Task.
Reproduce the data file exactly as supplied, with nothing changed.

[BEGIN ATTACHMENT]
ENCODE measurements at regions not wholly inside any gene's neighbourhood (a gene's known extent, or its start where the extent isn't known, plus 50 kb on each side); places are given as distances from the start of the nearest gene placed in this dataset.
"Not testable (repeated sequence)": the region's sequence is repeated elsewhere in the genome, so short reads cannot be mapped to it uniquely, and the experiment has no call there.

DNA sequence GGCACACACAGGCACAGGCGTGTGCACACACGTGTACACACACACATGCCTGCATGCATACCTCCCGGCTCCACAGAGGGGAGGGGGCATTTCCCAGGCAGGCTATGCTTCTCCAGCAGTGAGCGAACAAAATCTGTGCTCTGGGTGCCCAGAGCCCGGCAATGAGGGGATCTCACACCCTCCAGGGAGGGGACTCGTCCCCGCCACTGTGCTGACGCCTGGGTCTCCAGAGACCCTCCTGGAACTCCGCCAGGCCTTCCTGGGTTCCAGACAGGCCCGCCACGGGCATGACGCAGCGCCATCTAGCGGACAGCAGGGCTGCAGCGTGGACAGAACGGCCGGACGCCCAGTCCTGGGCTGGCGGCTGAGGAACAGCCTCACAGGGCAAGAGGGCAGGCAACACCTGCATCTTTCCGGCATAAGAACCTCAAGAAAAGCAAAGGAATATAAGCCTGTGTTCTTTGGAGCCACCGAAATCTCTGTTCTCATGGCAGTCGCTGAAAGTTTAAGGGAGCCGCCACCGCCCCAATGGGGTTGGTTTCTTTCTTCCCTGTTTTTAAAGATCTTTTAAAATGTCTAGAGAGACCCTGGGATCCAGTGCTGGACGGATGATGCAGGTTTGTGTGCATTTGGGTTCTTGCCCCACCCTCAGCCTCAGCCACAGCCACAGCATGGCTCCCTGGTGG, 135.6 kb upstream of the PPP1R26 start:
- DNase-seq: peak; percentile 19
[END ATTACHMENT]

ENCODE measurements at regions not wholly inside any gene's neighbourhood (a gene's known extent, or its start where the extent isn't known, plus 50 kb on each side); places are given as distances from the start of the nearest gene placed in this dataset.
"Not testable (repeated sequence)": the region's sequence is repeated elsewhere in the genome, so short reads cannot be mapped to it uniquely, and the experiment has no call there.

DNA sequence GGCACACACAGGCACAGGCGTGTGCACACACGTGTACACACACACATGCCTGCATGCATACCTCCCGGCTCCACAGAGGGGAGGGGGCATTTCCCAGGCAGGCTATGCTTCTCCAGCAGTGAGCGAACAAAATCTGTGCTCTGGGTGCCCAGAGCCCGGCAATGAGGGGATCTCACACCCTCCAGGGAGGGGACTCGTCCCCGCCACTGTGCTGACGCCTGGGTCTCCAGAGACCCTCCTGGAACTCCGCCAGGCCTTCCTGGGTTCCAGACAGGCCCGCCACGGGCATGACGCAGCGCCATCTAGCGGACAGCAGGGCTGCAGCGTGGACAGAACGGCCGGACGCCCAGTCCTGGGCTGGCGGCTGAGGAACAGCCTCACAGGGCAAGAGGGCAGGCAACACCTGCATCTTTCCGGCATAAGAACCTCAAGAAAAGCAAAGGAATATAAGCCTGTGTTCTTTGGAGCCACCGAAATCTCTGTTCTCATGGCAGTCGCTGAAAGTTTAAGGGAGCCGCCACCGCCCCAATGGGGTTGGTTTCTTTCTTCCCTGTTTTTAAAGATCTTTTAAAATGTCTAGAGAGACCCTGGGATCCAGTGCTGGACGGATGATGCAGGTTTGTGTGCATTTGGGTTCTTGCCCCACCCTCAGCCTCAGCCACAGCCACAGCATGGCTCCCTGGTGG, 135.6 kb upstream of the PPP1R26 start:
- DNase-seq: peak; percentile 19